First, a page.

• Learn how to love yourself as God does. Love is a decision. You can choose to love yourself no matter what the past has been and no matter how you feel about yourself. Unconditionally accept yourself. Realize that you don't have to earn God's, or anyone's, approval by being perfect. Adopting God's view of you as truth can counteract your negative feelings. Meditating on Scriptures such as Psalms 8 & 37 will serve to affirm your value. God says, "You shall know the truth and the truth shall set you free," (John 8:32).
  • Forgive those who shamed you. This is one of the  most important steps in the healing process. Your ability to forgive others and yourself follows accepting God's forgiveness through Jesus. Ephesians 4:32 says, "Forgive one another, as God in Christ forgave you."
  • Learn to cope with mistakes. We are not our mistakes. As a matter of fact, mistakes can be converted into positive learning experiences and emotional growth. For those suffering from shame, mistakes can be catastrophic. Learning from them helps you to view them as natural and valuable components of life. Refuse to listen to those inner critical voices that tell you that you are a mistake or that you should never make a mistake - remember no one is perfect and we will not be perfected until we are with Christ, (Phil. 1:6).
  • Form the habit of allowing your mistakes to be stepping stones for growth. Let your mistakes be your teachers rather than your undoing. Remember that God says that all of our sins: past; present; and future were nailed to the cross with Christ and that He has "canceled out the certificate of debt against us," (Colossians 2:14).
  • Give yourself time and attention. You need to take time for proper rest, relax-ation, nutrition and exercise.  Set aside time to just do nothing. Allow yourself solitude to get in touch with your feelings and to nourish your soul and spirit.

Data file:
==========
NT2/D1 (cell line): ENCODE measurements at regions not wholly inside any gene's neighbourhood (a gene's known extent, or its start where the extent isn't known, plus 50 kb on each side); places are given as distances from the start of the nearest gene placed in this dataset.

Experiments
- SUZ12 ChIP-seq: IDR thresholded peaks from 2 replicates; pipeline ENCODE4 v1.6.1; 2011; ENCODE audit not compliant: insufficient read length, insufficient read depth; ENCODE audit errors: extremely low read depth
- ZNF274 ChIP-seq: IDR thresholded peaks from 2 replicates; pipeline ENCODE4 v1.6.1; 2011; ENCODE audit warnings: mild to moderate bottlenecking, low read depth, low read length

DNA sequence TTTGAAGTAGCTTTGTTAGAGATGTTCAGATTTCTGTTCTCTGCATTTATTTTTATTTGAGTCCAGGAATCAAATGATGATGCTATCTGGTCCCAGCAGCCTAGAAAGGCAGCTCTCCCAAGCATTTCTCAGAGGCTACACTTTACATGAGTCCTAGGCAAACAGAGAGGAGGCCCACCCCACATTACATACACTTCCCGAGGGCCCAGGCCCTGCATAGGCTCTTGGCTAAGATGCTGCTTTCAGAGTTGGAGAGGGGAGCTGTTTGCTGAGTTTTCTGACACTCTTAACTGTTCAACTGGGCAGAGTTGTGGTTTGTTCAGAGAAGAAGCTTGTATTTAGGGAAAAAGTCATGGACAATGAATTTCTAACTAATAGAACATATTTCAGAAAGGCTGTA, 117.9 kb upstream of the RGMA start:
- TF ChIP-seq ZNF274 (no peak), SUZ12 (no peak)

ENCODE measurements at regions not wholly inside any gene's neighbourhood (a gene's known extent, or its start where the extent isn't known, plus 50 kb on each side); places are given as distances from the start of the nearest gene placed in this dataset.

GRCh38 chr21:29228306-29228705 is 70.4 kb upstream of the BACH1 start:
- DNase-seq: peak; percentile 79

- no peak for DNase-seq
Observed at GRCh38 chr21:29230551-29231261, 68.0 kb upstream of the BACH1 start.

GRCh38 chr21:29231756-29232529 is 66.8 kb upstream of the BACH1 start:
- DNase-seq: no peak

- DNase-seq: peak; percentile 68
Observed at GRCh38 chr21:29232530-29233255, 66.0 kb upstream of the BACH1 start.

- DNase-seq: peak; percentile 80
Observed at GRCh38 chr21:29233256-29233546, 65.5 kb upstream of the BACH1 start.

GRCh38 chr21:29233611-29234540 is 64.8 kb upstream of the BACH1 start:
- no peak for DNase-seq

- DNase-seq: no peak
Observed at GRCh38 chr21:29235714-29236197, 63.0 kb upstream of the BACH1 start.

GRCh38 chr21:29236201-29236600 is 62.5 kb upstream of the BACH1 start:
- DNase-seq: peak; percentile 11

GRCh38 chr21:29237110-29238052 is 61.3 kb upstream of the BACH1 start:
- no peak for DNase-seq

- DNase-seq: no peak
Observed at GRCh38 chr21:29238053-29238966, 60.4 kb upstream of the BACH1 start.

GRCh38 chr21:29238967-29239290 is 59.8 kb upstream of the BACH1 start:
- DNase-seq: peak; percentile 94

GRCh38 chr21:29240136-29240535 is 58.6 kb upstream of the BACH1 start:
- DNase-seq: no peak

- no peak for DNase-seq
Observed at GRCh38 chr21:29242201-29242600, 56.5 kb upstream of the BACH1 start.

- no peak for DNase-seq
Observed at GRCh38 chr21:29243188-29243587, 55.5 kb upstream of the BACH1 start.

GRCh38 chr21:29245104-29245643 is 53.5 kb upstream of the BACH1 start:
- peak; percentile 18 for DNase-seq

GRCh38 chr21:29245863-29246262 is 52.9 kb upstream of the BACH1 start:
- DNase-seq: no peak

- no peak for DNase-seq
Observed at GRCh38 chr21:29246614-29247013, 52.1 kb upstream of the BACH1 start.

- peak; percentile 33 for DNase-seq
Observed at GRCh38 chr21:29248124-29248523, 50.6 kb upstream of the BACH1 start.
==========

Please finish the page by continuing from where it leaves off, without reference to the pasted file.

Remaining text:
• Develop the habit of awareness. Commit yourself to examine the probable consequences of your actions. Weigh the consequences of your choices. After all, your choices are the fabric of your life. Keep in mind that God does forgive us when we do something that causes us to feel healthy guilt, but He does not always eradicate the consequences of our choices.
  • Detach from dangerous relationships, and learn to stand on your own two feet. A healthy goal in relationships is a balance of independence and interdependence. You are a person of worth with God-given abilities and gifts. Make them work for you without being dependent upon others.
  • Learn to be assertive, to say "no" and ask for what you want. This is a powerful way to heal. Assertiveness provides the vehicle for you to get your legitimate needs met. Learn to set appropriate limits in order to protect yourself.
  • Get to know God better by spending quality time with Him. He states that He has not left us powerless and that we can become stronger and more capable in Him, (Phil. 4:13).  If we are to heal from toxic shame, we must learn to lean on the Lord Jesus, submit to His authority, and commit to accepting His view of us.

References:

Bradshaw, John. (1985). Home coming. NY: Bantam Books.

VanVonderan, Jeff. (1989). Tired of trying to measure up. Minneapolis: Bethany House Publishers.

 

Copyright 1997, El Rophe Center, Inc.